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Retheorizing accounting, writing and money with evidence from Mesopotamia and ancient Egypt

Ezzamel, Mahmoud and Hoskin, K. 2002. Retheorizing accounting, writing and money with evidence from Mesopotamia and ancient Egypt. Critical Perspectives on Accounting 13 (3) , pp. 333-367. 10.1006/cpac.2001.0500

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Abstract

Drawing on historical evidence form Mesopotamia and ancient Egypt, this paper theoretically examines the relationship between accounting, writing and money. We develop Foucalut’s work on practices and Derrida’s work on “the logic of the supplement" to advance the argument that writing emerged as a supplement to accounting, money emerged as the double supplement to both accounting and writing, with accounting itself being a supplement to prior ways of numbering and valuing, and so accounting is part of a play of supplements. Accounting simultaneously named and counted objects as commodities, and in so doing it conferred a precise (denominated) value upon them: a value producing a recontextualised action, as items could, beyond the here and now, be called up, checked and demanded in precisely the amount denominated. The paper argues that as supplementary technologies, accounting, writing, and money of account enact new power and knowledge relations which produce a transformation in the forms that power and knowledge can take. From its genesis, accounting, though technically simple, was never theoretically “primitive". We develop this thesis first by re-examining recent findings on the role played by accounting in making possible the genesis of counting and writing, and demonstrating the theoretical complexity of accounting’s role as the supplement that produces further supplements. The paper then suggests that the invention of accounting, writing and money made it possible to enter a world of “transactionality" and this represented a double break: (i) a breakfrom a world in which equivalence and value reciprocity are meaningless because of the absence of money; and (ii) a break into a world where equivalence and value reciprocity are always enacted through supplementarity.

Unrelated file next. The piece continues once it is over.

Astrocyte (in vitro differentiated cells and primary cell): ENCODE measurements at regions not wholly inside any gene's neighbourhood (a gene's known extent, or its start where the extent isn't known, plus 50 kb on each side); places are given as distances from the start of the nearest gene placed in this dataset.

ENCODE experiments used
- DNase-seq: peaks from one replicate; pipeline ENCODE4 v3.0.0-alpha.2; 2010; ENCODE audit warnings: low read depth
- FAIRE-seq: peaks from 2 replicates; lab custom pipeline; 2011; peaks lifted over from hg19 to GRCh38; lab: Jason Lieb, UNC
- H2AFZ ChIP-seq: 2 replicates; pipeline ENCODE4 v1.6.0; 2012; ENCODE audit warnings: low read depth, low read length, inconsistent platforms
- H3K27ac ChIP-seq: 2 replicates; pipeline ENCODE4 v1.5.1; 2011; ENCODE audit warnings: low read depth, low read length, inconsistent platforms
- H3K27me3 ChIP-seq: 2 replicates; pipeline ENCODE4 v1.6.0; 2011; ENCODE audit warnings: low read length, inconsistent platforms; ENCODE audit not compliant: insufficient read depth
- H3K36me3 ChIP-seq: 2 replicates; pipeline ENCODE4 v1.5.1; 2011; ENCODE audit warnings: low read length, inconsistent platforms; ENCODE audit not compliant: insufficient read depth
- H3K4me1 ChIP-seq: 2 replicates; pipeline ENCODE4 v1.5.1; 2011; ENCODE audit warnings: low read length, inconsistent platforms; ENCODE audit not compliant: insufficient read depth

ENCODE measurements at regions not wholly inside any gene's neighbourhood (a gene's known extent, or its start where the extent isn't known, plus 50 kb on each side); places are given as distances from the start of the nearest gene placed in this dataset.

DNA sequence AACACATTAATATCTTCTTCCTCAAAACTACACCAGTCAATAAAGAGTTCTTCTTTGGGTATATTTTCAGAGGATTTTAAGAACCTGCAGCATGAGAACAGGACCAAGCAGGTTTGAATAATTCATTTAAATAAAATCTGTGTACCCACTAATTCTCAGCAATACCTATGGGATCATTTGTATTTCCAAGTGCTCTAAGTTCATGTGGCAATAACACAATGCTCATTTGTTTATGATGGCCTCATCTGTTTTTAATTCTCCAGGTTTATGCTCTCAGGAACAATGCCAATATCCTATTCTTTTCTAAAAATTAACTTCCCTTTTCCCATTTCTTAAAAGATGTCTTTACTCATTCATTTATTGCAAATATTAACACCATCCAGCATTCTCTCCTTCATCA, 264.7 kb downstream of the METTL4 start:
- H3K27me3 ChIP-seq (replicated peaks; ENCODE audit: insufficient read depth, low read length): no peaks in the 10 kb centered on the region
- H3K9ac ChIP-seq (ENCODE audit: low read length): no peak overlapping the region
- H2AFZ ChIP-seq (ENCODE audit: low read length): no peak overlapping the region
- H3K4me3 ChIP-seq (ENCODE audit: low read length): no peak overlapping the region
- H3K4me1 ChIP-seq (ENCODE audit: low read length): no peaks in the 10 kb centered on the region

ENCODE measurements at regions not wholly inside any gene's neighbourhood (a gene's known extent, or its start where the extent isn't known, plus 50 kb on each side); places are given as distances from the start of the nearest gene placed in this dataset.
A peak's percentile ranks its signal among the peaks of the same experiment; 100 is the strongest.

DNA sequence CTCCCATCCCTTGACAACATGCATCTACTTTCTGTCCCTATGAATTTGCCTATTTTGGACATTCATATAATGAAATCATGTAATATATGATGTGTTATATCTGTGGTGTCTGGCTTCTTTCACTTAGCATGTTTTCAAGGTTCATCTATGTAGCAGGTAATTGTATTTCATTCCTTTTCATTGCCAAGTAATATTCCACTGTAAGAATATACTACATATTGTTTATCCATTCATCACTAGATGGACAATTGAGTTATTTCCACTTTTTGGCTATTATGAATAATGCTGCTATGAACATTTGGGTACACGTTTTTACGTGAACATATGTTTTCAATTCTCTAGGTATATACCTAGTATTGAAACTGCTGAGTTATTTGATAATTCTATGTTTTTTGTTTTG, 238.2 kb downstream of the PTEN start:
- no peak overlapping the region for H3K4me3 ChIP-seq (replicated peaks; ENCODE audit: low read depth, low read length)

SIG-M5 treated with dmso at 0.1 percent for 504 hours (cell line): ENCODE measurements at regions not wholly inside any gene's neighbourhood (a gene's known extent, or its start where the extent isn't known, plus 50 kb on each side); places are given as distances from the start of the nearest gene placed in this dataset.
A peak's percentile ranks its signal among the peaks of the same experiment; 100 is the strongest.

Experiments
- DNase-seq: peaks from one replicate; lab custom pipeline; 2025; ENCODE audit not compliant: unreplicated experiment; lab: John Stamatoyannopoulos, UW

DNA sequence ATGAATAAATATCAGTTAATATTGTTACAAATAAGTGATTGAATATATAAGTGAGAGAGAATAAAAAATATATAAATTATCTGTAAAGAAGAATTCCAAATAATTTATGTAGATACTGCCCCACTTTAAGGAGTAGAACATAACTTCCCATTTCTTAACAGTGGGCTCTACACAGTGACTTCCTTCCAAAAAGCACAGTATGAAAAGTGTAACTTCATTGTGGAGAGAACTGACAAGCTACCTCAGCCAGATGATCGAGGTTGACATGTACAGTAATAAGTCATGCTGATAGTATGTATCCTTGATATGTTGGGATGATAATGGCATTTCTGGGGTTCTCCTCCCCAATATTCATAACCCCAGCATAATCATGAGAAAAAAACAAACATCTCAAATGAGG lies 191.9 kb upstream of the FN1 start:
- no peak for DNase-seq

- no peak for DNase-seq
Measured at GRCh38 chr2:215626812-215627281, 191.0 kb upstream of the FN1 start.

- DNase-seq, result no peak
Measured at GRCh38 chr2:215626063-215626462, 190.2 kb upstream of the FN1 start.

Item Type: Article
Date Type: Publication
Status: Published
Schools: Business (Including Economics)
Subjects: D History General and Old World > D History (General) > D051 Ancient History
H Social Sciences > HC Economic History and Conditions
H Social Sciences > HF Commerce > HF5601 Accounting
H Social Sciences > HG Finance
Publisher: Elsevier
ISSN: 1045-2354
Last Modified: 04 Jun 2017 04:35
URI: http://orca-mwe.cf.ac.uk/id/eprint/41333

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